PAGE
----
Highers, or different, stats is all there is to differentiate most t1 classes outside of weapon type. Mercenaries are myrmidons but with higher stats in some areas and lower in other. At least now we have skills to add to that, I guess.
Not in Immortal Sword, nor, to a somewhat lesser degree, in the official games. Immortal Sword has innate skills it passes out to base classes -it just keeps them relatively minor on base classes, which I personally find understandable but a bit disappointing. (I was really hoping Mercenaries and Myrmidons would be more strongly distinguished, for instance)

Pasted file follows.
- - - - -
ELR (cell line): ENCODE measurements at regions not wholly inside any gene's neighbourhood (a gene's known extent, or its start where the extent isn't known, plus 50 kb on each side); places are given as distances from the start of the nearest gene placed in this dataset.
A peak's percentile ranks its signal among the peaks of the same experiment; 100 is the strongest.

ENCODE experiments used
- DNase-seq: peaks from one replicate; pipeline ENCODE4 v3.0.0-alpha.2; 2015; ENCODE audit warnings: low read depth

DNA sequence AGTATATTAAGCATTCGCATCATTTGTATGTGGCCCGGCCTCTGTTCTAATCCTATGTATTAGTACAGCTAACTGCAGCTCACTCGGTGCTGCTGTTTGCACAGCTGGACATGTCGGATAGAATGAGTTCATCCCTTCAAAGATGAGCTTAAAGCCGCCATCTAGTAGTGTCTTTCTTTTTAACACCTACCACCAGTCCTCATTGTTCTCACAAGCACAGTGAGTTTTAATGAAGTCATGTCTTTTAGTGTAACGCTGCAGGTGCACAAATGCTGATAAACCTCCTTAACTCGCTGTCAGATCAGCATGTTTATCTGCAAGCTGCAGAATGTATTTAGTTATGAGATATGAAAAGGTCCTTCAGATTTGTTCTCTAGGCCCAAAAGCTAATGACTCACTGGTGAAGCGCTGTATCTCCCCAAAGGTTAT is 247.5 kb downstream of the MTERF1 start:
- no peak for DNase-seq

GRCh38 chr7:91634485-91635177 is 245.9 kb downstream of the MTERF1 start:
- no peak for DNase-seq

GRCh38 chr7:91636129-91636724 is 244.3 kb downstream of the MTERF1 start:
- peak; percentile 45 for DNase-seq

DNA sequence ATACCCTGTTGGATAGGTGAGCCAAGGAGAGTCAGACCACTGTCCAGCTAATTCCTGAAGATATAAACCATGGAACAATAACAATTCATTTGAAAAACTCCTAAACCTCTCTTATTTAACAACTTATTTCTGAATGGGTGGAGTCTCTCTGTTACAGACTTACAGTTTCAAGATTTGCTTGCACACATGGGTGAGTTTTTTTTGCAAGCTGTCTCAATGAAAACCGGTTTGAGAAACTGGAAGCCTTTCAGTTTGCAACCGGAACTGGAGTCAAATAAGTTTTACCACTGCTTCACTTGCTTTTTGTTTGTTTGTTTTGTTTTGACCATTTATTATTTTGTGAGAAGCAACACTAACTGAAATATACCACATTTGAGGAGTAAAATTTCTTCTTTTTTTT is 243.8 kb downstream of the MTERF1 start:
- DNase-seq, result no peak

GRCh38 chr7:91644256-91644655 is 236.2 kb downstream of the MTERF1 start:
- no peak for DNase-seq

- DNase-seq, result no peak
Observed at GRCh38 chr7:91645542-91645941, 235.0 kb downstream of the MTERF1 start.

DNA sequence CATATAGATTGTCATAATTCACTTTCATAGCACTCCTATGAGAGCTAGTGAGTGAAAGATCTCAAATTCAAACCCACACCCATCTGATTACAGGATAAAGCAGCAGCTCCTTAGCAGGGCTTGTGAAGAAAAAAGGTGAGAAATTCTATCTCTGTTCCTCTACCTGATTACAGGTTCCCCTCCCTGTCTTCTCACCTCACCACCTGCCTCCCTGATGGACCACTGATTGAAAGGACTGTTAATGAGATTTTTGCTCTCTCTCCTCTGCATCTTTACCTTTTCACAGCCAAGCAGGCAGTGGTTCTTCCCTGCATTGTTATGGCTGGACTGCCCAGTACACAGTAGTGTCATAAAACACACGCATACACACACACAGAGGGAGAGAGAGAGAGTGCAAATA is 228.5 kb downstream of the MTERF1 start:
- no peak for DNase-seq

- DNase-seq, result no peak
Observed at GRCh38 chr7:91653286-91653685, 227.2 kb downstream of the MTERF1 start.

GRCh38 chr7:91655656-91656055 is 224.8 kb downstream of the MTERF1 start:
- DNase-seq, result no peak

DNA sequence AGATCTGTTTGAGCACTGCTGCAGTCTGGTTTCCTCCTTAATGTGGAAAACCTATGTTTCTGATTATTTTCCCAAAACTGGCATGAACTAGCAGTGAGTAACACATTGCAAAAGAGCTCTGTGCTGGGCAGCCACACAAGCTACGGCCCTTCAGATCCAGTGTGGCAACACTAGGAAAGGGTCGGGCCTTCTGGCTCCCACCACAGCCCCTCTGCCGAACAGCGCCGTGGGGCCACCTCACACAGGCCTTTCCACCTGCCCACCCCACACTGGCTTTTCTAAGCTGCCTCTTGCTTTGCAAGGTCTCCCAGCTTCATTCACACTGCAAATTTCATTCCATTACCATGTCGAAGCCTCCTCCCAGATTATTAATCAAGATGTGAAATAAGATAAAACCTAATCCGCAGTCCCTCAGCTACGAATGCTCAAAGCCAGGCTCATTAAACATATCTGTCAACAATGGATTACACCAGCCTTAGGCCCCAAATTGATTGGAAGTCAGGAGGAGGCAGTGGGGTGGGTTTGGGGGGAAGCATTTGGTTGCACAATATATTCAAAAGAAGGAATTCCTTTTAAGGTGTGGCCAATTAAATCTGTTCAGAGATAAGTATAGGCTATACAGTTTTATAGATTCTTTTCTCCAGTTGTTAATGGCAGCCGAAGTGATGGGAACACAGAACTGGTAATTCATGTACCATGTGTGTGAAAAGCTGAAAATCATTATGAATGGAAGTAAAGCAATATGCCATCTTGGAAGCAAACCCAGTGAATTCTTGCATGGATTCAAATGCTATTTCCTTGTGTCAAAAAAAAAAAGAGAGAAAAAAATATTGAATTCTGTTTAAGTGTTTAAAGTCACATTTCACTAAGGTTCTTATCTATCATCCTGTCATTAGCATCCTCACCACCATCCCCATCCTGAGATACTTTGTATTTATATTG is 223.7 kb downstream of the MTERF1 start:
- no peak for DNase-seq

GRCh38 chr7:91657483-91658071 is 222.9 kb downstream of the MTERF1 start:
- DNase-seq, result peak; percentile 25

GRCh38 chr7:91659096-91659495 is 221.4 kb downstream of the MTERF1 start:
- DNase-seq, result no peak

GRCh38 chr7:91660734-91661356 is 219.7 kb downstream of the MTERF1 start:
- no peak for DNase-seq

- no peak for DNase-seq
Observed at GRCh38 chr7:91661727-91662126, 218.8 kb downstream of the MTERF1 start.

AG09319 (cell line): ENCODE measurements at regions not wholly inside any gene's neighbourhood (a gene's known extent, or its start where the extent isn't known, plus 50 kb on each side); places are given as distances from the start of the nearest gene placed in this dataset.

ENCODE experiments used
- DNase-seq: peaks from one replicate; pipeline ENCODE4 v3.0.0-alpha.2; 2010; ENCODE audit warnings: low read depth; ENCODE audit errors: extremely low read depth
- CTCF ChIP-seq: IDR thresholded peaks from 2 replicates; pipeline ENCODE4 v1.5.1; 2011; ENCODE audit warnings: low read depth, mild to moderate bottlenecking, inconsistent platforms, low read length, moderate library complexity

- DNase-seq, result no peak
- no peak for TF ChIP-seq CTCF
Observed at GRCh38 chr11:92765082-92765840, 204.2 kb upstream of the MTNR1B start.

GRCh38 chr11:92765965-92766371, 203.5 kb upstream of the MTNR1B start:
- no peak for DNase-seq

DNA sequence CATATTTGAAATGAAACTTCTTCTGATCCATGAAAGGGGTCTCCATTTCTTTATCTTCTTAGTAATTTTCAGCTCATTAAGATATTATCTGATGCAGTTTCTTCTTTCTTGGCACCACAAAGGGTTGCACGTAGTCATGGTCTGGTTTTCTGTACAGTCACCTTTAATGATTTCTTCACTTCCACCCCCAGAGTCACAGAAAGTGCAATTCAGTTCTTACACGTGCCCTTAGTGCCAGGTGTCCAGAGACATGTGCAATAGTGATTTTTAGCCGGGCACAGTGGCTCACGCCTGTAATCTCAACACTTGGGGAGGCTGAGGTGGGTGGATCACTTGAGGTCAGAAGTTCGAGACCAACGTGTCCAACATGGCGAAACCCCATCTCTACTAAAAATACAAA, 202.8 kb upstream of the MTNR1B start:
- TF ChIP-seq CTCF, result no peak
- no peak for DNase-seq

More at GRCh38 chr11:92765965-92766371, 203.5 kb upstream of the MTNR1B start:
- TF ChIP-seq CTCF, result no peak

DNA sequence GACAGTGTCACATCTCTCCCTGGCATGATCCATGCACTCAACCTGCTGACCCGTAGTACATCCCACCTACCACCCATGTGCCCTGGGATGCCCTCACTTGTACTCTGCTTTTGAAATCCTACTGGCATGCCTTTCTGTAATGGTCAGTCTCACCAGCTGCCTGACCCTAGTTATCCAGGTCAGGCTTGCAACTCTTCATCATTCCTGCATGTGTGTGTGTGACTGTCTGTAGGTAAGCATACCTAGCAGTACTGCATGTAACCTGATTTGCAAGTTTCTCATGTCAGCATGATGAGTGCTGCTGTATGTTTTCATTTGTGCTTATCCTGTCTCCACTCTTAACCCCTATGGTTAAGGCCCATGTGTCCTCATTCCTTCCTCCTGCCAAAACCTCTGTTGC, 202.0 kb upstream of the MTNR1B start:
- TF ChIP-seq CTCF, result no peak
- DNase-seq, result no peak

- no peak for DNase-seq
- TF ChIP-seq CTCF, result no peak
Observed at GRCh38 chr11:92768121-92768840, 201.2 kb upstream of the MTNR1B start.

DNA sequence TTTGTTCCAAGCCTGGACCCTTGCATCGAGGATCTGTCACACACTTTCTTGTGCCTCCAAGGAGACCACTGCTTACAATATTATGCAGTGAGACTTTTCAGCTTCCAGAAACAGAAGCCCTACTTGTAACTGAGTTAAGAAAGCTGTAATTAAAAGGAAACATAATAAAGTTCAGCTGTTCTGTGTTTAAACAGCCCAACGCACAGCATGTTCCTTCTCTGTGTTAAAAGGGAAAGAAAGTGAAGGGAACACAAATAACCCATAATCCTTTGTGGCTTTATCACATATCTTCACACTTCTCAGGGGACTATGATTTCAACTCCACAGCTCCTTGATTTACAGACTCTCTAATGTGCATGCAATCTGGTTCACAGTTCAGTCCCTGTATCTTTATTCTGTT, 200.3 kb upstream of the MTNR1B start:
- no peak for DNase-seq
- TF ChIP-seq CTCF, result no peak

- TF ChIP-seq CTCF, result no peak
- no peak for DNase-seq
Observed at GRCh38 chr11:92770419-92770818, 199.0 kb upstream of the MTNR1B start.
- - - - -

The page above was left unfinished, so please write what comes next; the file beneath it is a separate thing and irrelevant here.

The official games also have a lot of room they don't take much advantage of. Like, in the GBA games your only mounted mage before promotion is the Troubadour, and in the majority of the games there's no flying unit that wields Bows or magic at all. Then there's the minor utility advantages the official games like to pass out, but largely fail to use to distinguish classes -Brigands can climb mountains and Pirates can walk on water, while Fighters have no advantage over either of them, and Mercenaries and Myrmidons have no distinction at all beyond what they promote into. (Okay, not completely accurate: Myrmidons can wield Shamshir/Wo Dao/whatever, while Mercenaries are normally given high enough Constitution they can use Blades. This barely counts though, as they're both just variations on having higher damage output through uncommon weapons)